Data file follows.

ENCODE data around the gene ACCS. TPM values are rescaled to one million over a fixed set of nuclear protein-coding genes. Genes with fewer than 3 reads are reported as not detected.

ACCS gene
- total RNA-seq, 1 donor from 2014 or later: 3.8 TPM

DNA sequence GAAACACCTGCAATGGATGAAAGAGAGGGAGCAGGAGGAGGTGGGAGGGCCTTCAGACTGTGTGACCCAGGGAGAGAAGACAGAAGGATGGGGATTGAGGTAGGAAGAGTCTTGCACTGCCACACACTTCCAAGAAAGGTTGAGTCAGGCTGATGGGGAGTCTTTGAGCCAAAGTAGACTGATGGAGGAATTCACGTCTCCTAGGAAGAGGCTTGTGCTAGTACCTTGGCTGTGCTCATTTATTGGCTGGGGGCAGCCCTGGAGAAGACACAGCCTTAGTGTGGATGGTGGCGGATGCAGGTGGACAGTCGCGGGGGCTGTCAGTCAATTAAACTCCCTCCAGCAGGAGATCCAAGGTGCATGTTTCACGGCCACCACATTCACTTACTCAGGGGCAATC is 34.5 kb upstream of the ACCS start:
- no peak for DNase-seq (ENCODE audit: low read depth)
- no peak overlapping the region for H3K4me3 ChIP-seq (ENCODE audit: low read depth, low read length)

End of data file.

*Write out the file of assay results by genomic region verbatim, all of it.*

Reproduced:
ENCODE data around the gene ACCS. TPM values are rescaled to one million over a fixed set of nuclear protein-coding genes. Genes with fewer than 3 reads are reported as not detected.

ACCS gene
- total RNA-seq, 1 donor from 2014 or later: 3.8 TPM

DNA sequence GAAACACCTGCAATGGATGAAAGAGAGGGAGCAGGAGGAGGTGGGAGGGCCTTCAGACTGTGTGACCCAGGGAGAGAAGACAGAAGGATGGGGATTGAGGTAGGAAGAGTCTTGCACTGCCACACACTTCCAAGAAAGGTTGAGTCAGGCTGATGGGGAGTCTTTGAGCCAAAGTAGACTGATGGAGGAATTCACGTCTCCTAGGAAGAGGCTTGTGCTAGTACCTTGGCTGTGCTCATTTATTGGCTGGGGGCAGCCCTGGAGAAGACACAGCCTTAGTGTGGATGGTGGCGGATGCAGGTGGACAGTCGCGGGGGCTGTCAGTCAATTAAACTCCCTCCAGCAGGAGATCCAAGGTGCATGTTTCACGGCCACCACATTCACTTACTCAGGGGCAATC is 34.5 kb upstream of the ACCS start:
- no peak for DNase-seq (ENCODE audit: low read depth)
- no peak overlapping the region for H3K4me3 ChIP-seq (ENCODE audit: low read depth, low read length)